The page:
Rhys Carre is the phantom cheese monster of the Wales squad who intends to give other props a right grilling at the World Cup.
Phantom, because as the 21-year-old is quick to point out, the legend of his cheddar gorging crumbles a bit under the harsh spotlight of truth.
Carre dropped a massive 10kg in weight this summer while training with Wales for the first time before his debut against Ireland in the third of the four pre-tournament warm-up Tests.
The rumour in the Wales squad was a weakness for cheese, but Carre insists the story was crackers.
The cheesy accusation was spread, he says, by his former Cardiff Blues clubmate, Owen Lane – the wing who just missed out on squad selection after he also spent the summer in the extended national squad.
“It’s not actually true,” says Carre. “It was a rumour, put about quite randomly by my house-mate, Owen Lane, but it seems to have stuck, though, for some reason.
“I’m not fussed on cheese, but I was carrying a bit of extra timber when I came into camp.
“I think it actually helps when you come into camp heavier. You start to drop weight and see the effect of the training.
“I worked with the strength and conditioning coaches and the dieticians and they sorted my diet out, plus I’ve been working really hard for a few weeks.
“Training in Switzerland and Turkey was really tough. You never get an easy ride.”
Cheese or otherwise, coach Warren Gatland reckons Carre will leave other props in a pickle which he why he has come from nowhere ahead of the more experienced Rob Evans and Samson Lee.
He admits his inclusion in the final group of 31 who leave for Japan on Wednesday was not something he was expecting or even felt ready for.
The former Wales U20s star – who controversially chose to leave the Blues earlier this year and join Saracens – always regarded himself as an outsider to make the tournament.
“When I realised I had been named, I was so shocked that I started shaking,” says the forward who first played alongside Lane when the pair represented Cardiff U13s.
“I just couldn’t take it in. I was a big bag of mixed emotions. But Gats has said a few times after sessions that I’ve trained well so that’s always good to hear as a player and a big bonus.”
As well as shifting almost a stone-and-a-half in total – Carre is now a trim 20-stones, compared to his previous 21-and-a-half stones – the former Blues man will soon have to adjust further with his move from Welsh regional rugby to the English club game.
He admits he had to think long and hard before leaving his home town – a decision that provoked plenty of debate.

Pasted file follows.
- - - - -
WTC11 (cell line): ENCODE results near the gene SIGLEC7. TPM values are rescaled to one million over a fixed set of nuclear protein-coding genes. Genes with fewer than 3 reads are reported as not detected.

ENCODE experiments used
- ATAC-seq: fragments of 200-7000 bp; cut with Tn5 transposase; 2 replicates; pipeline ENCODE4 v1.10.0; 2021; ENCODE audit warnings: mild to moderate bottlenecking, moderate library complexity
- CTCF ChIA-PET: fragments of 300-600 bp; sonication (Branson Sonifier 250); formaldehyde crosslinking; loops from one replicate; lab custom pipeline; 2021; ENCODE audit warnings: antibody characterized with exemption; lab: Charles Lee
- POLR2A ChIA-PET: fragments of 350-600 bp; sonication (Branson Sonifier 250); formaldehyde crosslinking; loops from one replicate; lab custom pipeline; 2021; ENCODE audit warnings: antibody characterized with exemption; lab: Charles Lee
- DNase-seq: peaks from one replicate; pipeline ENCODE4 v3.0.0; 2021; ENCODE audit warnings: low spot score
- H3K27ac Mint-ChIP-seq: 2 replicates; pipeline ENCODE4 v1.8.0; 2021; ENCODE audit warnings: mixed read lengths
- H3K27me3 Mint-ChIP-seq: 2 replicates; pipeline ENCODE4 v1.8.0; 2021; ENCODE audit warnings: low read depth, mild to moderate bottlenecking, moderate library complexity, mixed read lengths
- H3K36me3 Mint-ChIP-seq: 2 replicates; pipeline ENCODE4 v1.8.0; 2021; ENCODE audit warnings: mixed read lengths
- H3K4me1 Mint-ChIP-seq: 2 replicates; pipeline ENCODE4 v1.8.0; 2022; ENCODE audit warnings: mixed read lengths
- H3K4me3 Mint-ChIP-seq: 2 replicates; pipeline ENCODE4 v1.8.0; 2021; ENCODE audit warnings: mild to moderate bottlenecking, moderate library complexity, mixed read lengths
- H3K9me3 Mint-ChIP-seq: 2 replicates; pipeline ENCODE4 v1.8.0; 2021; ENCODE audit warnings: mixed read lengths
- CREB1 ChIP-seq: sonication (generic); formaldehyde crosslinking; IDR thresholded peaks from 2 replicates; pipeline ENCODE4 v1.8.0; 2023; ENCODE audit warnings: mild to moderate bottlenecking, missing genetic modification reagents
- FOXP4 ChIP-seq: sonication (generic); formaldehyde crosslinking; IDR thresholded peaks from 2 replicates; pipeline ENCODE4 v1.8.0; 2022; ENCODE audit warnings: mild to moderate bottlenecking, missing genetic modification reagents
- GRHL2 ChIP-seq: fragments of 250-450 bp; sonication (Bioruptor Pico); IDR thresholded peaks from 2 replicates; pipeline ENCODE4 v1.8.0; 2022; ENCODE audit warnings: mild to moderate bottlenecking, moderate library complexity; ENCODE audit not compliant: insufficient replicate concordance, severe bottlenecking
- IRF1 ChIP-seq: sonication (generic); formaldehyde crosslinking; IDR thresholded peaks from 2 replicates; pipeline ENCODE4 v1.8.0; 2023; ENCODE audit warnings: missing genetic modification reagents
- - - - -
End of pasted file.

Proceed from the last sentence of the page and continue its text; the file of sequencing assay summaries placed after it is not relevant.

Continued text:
Had Carre already earned just a single Wales cap, then his switch would have put him out of contention for the World Cup, or any further Wales selections, as he would have fallen foul of the 60-cap rule.
As it was, his non-selection at Test level meant he was able to make the move to the European champions without it affecting his Test prospects.
But after just three starts for the Blues before the Saracens approach, he admits: “It was a big decision for me to move to Saracens.
“But the experience on offer was being with the best club in Europe.
“I knew it would prove a big learning curve, but it just felt like such a fantastic opportunity that I couldn’t turn it down.
“When I signed for Saracens I was never expecting to be in a warm-up squad let alone to be going on the plane. I’m still trying to take it all in day by day and keep my head down.”
The gamble that Carre took when he chose to start the coming domestic season with Sarries, was echoed by that of Gatland in his selection hunch.
But the New Zealander has viewed a rough diamond that he believes he can polish to a shine over the next few weeks at the tournament.
“I’ve just seen someone who has come in, had his eyes opened and the progress that he has made over 13 weeks is phenomenal, says Gatland.
“I just think that over the next six weeks he will only get better and go from strength to strength.
“It’s about the fact that he has taken part in every training session and we have seen some huge improvement, so that if he is called upon he can do a job for us.
“He is going to make mistakes but if a guy comes in at 138kgs and is really struggling and by the end of Turkey he is beating the other props in terms of fitness then you have to take your hat off to him.
“He’s got some engine on him and he’s explosive when he carries the ball. Sometimes, you take a little bit of a risk because you think someone can do a job for you when they’re called upon.
“He might make a mistake, but sometimes that risk is potentially worth looking at.
“We’re confident that if we continue to work with Rhys he’ll get better from week to week.”